Since humans are at present entirely dependent upon the terrestrial ecosystem, a transfer to artificial and sustainable habitats will ensure long term survival. This will serve to protect the human species from large-scale disasters, such as nuclear conflict, asteroid impacts, or an outbreak of a devastating plague.
Under the Earth Park concept, virtually the entire human population of the world will emigrate to artificial habitats, leaving the earth as a wildlife refuge that will gradually recover its proper ecological balance and diversity. To be successful over the long term this must be a universal migration, and no pockets of reproductive humanity can remain on the surface of the earth.
Certainly the restoration of a natural ecosystem will be greatly accelerated by the removal of various constructions, such as buildings, fences, dams, and roads. However even if left to recover on its own, the planet will inexorably return to a completely wild state over a geological time scale, provided we have not inflicted excessive damage before the general exodus is underway.
Any planetary cleanup programs will need to be managed from orbit, but most of the labor can be performed using robotics.
In all probability there will also be habitats created specifically to provide recreation for people living in the vicinity. These can be seeded with life forms from the earth, and will provide an opportunity for people to experience the outdoors without requiring a return to the planet. Such habitats also provide a safe location for the introduction of experiemntal crops and other life forms that might endanger the ecosystem of the Earth.
The biggest obstacle to the Earth Park program will be political. It is highly unlikely to be implemented until the situation is sufficiently dire to warrant such a measure. The exodus will also require universal concurance by all nations and peoples. Given the circumstances under which this is likely to be implemented, the available time for the exodus will be short, and the condition of the Earth is likely to be grim.
If an emigration plan can be implemented during the available window and the necessary habitats constructed and inhabited, there is every reason to believe that the solar system can sustain a large human population at a high quality of life while preserving the earth as a natural heritage.
Constructing the habitats will require self-replicating technology on a massive scale. Solar energy can be used to supply the power requirements, but large quantities of materials will need to be relocated and processed. The only realistic method of implementing such construction in a short time frame is through robotics and/or nanotechnology. Once the template for a suitable habitat is completed, the construction can proceed at an exponentially increasing rate until all required settlements have been completed.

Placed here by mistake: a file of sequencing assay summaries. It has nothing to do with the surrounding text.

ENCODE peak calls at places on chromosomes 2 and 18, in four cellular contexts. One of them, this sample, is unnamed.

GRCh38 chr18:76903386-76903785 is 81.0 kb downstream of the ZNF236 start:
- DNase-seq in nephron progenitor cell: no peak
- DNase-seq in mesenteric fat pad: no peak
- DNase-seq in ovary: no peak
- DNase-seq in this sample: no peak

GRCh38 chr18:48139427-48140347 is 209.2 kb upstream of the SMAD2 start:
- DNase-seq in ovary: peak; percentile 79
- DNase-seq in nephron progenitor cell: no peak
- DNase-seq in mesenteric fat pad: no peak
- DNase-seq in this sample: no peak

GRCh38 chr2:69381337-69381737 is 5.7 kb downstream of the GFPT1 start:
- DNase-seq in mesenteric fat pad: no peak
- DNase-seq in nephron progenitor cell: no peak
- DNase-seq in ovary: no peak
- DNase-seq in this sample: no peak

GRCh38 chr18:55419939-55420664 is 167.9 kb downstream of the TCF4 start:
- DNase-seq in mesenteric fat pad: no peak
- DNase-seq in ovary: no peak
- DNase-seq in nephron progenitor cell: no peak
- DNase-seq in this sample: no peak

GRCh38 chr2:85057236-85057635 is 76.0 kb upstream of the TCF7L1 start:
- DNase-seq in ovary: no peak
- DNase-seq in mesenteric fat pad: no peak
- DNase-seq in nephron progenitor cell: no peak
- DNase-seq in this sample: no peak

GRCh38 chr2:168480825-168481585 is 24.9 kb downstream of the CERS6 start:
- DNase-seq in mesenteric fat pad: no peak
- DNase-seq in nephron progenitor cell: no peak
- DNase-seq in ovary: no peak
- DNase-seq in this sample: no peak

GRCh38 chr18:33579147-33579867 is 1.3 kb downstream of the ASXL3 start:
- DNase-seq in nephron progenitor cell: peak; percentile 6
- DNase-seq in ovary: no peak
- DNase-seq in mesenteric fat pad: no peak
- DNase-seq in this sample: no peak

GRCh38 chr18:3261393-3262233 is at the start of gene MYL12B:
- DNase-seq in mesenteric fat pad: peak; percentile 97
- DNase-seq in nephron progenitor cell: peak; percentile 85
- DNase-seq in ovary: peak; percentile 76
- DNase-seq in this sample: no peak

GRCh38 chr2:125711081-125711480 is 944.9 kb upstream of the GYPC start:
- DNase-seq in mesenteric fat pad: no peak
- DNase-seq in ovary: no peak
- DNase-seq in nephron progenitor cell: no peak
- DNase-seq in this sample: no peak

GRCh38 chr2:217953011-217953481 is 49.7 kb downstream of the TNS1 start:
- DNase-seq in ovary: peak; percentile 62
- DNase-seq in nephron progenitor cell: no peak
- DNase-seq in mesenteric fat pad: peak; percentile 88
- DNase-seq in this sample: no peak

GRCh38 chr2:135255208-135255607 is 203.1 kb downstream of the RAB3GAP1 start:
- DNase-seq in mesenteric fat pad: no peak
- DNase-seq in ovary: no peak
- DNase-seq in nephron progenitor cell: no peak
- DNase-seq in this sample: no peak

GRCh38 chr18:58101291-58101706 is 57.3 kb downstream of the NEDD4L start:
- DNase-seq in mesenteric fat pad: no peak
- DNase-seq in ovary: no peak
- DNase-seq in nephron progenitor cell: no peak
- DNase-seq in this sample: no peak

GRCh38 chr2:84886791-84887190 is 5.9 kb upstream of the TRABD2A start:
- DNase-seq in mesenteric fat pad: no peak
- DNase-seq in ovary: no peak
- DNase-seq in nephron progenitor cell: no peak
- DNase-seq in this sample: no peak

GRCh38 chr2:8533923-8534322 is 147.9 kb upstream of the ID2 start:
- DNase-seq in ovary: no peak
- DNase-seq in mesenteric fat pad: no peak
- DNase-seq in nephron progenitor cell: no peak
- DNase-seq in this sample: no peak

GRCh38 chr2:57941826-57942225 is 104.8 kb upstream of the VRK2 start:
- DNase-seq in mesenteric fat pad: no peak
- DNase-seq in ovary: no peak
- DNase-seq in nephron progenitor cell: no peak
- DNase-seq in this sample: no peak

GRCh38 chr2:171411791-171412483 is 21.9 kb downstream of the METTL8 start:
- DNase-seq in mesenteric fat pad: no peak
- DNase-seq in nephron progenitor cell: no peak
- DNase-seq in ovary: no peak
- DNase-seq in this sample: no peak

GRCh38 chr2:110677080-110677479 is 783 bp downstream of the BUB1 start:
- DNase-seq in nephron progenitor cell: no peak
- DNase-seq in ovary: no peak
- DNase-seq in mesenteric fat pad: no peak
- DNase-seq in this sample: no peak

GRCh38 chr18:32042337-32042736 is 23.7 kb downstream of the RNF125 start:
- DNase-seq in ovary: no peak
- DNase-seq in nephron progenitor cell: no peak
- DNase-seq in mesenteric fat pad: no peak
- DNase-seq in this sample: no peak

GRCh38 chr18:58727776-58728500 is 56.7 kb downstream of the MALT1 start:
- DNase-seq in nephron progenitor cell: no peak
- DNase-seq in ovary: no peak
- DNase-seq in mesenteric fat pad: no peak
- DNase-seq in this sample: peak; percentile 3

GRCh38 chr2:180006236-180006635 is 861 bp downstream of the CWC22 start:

Those remaining on the Earth in underground habitats will need to have their power requirements met through efficient geothermal energy. All other needs can be met through recycling of materials using nanotechnology.
Self-replicating robotics could conceivably be used to accelerate the restoration of the terrestrial ecosystem by eliminating most artificial constructs from the surface. The robots can also be used to construct any required underground habitats needed by those who decline to leave the planet.
Any materials that can not be directly recycled could be destroyed by sinking them into the ground at the foot of various subduction zones. This step can most likely be achieved by large scale application of current underwater robotics technology.
Finally all domesticated species may need to be removed, either through species-tailored sterlizing diseases or through a robotic search and collect program. Extinct species can only be restored by means of advanted technology and the collection and preservation of genetic materials. Thus libraries of such samples will need to be maintained up until the Earth Park program is implemented.